The governance of science and innovation is a growing concern for our democracies. One of the key questions is who should be the legitimate actor making decisions around which innovation should be developed and rolled out. And as a response, two major policy-making trends are emerging. The first is the growing influence of RRI, which puts emphasis on broad public engagement in policymaking, moving from “traditional” forms of consultation towards co-creation as a way of more deeply involving society in contributing and directing policies. The second one concerns the attempts to include design knowledge in policy formation and implementation, which has a view in creating policies more open to participation, experimentation, as well as being more responsive to the local contexts.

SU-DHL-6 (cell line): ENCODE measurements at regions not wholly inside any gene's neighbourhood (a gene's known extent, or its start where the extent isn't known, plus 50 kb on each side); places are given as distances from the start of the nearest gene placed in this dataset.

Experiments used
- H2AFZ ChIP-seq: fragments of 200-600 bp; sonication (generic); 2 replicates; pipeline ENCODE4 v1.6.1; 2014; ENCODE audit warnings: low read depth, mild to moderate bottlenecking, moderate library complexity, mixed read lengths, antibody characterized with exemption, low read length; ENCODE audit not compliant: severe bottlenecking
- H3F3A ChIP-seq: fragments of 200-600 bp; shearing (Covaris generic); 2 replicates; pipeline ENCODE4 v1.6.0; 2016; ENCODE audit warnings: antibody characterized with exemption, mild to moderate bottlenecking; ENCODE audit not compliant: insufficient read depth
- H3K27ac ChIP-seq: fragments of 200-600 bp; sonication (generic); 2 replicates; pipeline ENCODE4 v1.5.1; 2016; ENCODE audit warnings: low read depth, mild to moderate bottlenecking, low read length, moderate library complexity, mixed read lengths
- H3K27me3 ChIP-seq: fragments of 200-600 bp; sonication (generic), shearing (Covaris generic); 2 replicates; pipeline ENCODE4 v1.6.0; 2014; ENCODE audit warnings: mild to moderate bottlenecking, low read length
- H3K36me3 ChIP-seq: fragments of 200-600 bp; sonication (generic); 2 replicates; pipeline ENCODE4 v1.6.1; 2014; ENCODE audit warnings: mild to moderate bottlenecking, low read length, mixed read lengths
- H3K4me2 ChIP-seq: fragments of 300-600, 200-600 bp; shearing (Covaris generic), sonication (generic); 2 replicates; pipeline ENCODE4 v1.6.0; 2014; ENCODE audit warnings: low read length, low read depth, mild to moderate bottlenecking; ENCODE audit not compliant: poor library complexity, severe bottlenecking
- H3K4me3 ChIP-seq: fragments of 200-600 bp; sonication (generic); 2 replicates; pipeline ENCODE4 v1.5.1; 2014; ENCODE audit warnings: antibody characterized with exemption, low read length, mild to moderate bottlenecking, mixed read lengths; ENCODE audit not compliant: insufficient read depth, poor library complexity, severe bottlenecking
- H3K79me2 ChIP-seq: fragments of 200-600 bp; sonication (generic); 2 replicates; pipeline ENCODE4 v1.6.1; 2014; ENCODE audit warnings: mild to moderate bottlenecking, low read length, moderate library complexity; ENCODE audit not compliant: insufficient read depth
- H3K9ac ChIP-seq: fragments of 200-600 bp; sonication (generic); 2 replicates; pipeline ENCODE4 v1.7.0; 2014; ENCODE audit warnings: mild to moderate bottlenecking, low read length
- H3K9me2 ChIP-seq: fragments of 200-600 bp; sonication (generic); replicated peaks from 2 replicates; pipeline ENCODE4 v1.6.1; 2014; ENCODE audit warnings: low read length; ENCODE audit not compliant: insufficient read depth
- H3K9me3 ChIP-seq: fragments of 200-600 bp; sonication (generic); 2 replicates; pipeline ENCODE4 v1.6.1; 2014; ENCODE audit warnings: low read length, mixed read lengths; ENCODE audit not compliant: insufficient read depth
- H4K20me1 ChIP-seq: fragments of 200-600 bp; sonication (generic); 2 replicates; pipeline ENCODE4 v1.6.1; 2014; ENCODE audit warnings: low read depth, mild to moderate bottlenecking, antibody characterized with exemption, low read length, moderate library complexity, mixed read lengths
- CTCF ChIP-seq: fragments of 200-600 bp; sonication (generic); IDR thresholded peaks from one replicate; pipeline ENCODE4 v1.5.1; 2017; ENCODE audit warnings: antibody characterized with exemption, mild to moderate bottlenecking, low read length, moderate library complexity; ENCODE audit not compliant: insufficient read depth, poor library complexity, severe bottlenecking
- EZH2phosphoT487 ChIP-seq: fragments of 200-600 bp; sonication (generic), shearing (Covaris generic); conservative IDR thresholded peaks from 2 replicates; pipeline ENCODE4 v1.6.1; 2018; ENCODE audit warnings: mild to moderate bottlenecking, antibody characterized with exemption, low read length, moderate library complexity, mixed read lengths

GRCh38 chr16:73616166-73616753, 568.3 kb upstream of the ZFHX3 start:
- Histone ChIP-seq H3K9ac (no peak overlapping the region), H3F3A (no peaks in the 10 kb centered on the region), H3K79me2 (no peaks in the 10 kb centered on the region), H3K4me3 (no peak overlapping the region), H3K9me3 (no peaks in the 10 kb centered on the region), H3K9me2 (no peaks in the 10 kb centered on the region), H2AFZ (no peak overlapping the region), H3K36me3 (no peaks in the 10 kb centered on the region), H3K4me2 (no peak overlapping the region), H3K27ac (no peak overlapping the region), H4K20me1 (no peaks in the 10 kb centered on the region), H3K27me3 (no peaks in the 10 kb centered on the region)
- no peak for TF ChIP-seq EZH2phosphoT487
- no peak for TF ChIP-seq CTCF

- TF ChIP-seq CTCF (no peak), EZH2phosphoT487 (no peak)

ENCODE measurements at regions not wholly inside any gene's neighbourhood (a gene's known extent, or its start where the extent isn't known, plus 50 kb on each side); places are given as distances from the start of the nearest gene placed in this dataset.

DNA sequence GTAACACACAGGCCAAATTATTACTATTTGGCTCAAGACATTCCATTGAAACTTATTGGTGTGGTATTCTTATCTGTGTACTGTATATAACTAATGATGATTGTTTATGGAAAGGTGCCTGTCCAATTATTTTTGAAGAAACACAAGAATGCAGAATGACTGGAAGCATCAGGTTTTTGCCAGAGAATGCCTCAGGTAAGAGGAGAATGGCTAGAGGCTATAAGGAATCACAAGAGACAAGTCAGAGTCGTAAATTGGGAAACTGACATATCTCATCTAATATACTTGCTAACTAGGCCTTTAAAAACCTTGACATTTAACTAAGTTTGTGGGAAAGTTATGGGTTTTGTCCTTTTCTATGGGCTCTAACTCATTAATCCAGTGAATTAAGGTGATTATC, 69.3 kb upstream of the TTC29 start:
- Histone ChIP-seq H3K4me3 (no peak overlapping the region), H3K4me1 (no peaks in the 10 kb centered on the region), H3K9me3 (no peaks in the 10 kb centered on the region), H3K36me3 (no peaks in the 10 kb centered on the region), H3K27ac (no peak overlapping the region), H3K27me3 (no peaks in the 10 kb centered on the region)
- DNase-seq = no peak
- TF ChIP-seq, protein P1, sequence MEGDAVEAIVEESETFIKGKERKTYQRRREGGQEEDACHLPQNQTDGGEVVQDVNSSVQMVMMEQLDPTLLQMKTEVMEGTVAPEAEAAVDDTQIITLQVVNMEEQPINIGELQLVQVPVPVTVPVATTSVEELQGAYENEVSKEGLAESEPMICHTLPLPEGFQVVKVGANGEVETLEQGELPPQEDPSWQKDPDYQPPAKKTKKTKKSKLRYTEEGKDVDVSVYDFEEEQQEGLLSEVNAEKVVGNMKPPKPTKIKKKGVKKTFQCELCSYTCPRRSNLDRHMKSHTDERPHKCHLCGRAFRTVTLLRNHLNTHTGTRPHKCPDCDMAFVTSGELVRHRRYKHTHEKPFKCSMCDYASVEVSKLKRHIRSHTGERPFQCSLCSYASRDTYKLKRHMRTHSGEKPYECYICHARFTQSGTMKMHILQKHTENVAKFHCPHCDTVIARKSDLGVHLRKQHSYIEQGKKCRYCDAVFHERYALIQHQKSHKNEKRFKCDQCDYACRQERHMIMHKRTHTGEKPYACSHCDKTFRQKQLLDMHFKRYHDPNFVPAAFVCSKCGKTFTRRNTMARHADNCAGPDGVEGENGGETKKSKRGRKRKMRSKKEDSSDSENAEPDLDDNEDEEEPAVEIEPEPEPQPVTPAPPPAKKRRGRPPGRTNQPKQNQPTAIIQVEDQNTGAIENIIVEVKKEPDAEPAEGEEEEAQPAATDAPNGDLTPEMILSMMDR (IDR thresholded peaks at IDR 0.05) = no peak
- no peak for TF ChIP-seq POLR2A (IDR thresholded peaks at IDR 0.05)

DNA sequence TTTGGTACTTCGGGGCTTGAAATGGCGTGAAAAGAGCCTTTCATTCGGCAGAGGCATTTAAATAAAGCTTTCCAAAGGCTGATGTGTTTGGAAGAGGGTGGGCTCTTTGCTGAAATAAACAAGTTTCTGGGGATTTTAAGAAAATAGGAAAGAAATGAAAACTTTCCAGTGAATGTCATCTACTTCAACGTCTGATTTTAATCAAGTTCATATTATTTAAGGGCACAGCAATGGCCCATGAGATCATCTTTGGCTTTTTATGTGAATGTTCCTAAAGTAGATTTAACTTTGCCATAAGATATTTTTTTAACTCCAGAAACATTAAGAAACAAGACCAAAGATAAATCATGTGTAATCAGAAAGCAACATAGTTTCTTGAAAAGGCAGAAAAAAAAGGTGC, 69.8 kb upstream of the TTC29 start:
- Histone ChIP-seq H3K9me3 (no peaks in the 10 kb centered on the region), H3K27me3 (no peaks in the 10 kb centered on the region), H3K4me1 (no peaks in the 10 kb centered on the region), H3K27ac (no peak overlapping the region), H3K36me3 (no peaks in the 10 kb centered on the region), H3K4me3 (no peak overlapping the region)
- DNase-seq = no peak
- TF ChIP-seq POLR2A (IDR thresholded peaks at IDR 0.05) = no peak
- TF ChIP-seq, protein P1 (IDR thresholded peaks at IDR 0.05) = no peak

Our research teams have produced an important piece of research around these topics. They have divided it into 5 different areas: 1) ideal versus real policymaking, 2) the concept of co-creation applied to policy-making 3) specificities of co-creation in STI policy-making, 4) introduction of design approaches, and 5) an analysis of the notion of co-creation within RRI.
The research has yielded a number of results that cannot be summarised in a single news piece, but to give you a taste of the results here are the main findings:
The full research can be found here.